Peas Please

With spring well underway all those peas I planted out several months ago are now starting to deliver. We had our first meal incorporating them last night – TB’s version of Mapo Tofu with some peas and asparagus for added flavour.

Massey bush peas, great for a small garden.
Massey bush peas, great for a small garden.

The first out of the pod are the Massey bush pea (above) which grow lots of pods on compact bushes. They are great for a small garden.

It will only be another day or two before we start harvesting our climbing peas. This year I have planted Alderman and Purple Podded Peas.

Alderman climbing peas.
Alderman climbing peas.

The Aldermans are galloping up the wire so quickly that we’ve had to tie a rather Heath Robinson arrangement of ex-curtain trim around the top of the stakes to try and provide some more support.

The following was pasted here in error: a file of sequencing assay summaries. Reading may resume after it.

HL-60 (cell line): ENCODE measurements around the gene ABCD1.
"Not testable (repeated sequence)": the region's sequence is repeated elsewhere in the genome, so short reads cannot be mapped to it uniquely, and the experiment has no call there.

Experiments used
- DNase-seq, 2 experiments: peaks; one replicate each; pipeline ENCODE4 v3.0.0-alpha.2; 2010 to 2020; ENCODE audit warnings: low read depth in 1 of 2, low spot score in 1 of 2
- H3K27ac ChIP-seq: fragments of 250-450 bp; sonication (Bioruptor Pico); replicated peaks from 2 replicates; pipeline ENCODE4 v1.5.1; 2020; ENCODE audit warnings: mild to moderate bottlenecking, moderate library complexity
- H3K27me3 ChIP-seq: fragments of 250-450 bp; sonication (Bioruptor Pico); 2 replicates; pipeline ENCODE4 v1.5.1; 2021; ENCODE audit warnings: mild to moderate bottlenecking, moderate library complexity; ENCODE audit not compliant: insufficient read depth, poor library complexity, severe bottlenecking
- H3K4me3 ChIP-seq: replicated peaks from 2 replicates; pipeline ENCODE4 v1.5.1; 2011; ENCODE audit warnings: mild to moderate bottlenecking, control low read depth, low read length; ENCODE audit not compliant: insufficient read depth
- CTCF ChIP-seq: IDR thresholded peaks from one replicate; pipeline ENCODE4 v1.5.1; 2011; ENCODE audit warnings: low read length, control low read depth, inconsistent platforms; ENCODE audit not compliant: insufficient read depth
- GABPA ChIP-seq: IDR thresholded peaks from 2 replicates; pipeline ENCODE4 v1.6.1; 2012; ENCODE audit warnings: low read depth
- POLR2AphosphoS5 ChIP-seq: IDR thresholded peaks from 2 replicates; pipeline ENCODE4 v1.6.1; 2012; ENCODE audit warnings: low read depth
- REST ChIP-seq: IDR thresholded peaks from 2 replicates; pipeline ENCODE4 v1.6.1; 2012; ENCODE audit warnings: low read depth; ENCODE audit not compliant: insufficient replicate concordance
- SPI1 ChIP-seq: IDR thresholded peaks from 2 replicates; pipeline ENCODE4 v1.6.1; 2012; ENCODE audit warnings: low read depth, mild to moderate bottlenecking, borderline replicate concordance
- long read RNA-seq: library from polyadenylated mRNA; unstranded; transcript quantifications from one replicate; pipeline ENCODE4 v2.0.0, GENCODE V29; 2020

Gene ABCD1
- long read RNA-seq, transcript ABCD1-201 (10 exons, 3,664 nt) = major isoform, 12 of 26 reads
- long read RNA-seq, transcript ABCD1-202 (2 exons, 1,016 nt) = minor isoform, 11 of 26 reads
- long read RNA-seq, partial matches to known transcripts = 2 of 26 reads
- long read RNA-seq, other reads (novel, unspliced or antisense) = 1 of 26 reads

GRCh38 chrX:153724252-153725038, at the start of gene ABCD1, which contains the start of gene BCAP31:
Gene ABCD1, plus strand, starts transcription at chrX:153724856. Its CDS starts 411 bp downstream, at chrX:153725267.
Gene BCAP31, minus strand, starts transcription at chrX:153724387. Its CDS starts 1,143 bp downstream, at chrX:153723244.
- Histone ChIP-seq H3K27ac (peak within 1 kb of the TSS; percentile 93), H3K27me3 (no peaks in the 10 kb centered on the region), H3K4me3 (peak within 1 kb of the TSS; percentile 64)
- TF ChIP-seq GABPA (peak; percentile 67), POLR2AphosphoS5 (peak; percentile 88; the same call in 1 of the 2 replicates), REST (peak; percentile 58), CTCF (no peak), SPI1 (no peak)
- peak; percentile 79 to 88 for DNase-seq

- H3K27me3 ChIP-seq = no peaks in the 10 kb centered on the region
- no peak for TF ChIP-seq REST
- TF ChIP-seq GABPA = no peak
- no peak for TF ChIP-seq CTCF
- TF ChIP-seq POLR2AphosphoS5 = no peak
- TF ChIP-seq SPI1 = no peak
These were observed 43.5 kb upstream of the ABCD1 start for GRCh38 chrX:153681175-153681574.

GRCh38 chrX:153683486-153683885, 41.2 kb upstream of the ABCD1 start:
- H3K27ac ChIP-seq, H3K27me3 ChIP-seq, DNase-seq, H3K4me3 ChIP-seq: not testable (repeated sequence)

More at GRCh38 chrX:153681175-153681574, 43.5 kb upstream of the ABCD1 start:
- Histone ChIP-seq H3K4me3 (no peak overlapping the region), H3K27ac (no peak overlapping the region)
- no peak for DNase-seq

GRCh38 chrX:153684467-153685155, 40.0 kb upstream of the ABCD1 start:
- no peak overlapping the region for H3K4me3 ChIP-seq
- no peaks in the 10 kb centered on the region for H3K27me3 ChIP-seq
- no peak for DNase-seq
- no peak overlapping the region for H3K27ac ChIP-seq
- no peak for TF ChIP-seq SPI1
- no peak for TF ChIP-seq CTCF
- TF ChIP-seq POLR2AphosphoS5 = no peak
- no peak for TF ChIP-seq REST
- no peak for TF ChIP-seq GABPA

I’ve planted my favourite Purple Podded climbing peas in the front garden, where their striking two tone pink and purple flowers have already been mistaken for sweet-peas by a passing neighbour.

Purple Podded Peas, both the flowers and the pods make an attractive display.
Purple Podded Peas, both the flowers and the pods make an attractive display.

I do plant some peas just for the shear pleasure of their flowers. I love the many varieties of Australian native peas, such as this Mirbelia oxyloboides. I purchased this plant from a weekend market while I was on holidays in Bairnsdale several years ago – now I wish I’d bought more.

Mirbelia oxyloboides.

These plants bring to mind a scene I experienced in Namadgi National Park many years ago. Walking along the fire trails at Mt Ginini we could see the surrounding mountain slopes covered with thousands of flowering orange pea plants – quite amazing!

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